Pat Schroeder, a pioneer for women’s and family rights in Congress who confronted and angered conservatives, has died. She was 82.
Schroeder’s former press secretary, Andrea Camp, said the former congresswoman suffered a stroke recently and died on Monday in Celebration, Florida.
Schroeder took on the elite for 24 years, shaking up institutions by forcing them to acknowledge women had a role in government. Her unorthodox methods cost her key committee posts but Schroeder said she wasn’t willing to join “the good old boys’ club”. Unafraid of embarrassing colleagues in public, she became a feminist hero.
Schroeder was elected in Colorado in 1972 and won re-election 11 times from a safe district in Denver. Despite her seniority, she was never appointed to lead a committee.
She helped forge several Democratic majorities before leaving in 1997. Her parting shot was a book, 24 Years of Housework … and the Place is Still a Mess: My Life in Politics.
In 1987, Schroeder tested the waters for the presidency, after her fellow Coloradan Gary Hart pulled out. Announcing she would not run, she said her heart was not in it and fundraising was demeaning.
Schroeder said legislators spent too much attention on donors. When in 1994 House Republicans gathered on the Capitol steps to celebrate 100 days in power, she and several aides climbed to the dome and hung a 15-ft red banner reading: “Sold.”
She was the first woman on the House armed services committee but was forced to share a seat with Ron Dellums of California, the first African American. Schroeder said the chair, F Edward Hebert of Louisiana, thought the committee was no place for a woman or an African American and they were each worth only half a seat.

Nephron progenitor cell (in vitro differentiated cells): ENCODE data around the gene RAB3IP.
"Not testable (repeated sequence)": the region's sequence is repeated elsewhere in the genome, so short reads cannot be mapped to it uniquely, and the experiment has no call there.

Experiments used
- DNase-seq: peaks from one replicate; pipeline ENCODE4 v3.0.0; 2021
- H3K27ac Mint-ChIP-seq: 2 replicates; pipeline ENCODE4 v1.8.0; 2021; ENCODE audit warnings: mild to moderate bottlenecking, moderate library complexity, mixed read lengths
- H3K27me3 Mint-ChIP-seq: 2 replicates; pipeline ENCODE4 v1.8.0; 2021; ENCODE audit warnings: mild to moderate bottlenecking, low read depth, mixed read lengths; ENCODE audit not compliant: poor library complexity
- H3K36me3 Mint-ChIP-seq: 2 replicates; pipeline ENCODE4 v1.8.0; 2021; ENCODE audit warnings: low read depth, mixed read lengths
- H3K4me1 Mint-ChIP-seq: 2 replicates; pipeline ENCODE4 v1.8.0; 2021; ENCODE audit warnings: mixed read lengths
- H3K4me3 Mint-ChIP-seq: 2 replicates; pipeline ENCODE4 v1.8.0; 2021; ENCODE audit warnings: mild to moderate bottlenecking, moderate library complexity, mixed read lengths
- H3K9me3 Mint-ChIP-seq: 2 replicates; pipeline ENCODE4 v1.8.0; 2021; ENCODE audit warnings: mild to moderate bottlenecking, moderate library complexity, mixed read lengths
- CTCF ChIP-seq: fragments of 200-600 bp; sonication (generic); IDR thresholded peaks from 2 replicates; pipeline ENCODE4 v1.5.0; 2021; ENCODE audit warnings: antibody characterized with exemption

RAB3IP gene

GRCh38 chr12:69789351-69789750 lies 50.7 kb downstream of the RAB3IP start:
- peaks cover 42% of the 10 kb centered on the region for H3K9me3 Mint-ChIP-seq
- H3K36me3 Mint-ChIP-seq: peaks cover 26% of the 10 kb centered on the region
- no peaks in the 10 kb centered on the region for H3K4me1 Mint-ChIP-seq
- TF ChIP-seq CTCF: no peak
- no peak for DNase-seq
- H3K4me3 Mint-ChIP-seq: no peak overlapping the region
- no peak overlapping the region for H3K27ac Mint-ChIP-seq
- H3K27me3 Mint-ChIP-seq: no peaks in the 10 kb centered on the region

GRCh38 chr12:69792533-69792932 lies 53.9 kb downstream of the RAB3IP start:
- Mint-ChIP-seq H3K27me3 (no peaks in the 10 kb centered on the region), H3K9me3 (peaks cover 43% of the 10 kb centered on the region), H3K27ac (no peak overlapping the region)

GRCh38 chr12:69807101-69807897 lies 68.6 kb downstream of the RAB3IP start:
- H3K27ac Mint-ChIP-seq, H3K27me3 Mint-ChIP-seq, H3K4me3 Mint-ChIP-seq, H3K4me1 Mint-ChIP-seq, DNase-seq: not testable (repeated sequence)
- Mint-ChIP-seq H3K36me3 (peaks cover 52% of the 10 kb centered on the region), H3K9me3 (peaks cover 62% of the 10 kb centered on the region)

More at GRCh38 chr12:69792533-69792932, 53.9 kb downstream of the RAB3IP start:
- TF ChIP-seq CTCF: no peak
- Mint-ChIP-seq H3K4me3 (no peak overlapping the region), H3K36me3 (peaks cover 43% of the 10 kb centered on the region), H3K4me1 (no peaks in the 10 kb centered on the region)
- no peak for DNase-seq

Republicans were livid when Schroeder and others filed an ethics complaint over a televised lecture series given by the speaker, Newt Gingrich, charging that free cable time amounted to an illegal gift. Gingrich became the first speaker reprimanded by Congress. He said he regretted not taking Schroeder and her allies more seriously.
According to her House biography, Schroeder once told Pentagon officials that if they were women, they would always be pregnant because they never said no.
Asked by one congressman how she could be a mother of two small children and a congresswoman, she replied: “I have a brain and a uterus, and I use both.”
It was Schroeder who branded Ronald Reagan the Teflon president for his ability to avoid blame.
One of her biggest victories was the signing of a family leave bill in 1993, providing job protection for care of a newborn, sick child or parent.
“Pat Schroeder blazed the trail,” said Nita Lowey, a New York Democrat who took over from Schroeder as chair of the congressional caucus on women’s issues. “Every woman in this house is walking in her footsteps.”
A pilot, Schroeder earned her way through Harvard law school with her own flying service. She became a professor at Princeton and led the Association of American Publishers. But she continued working in politics after moving to Florida. She campaigned for Hillary Clinton in 2016.
Schroeder was born in Portland, Oregon, on 30 July 1940. She graduated from the University of Minnesota before earning her law degree. From 1964 to 1966 she was a field attorney for the National Labor Relations Board.
She is survived by her husband, James W Schroeder, whom she married in 1962, their children, Scott and Jamie, her brother, Mike Scott, and four grandchildren.
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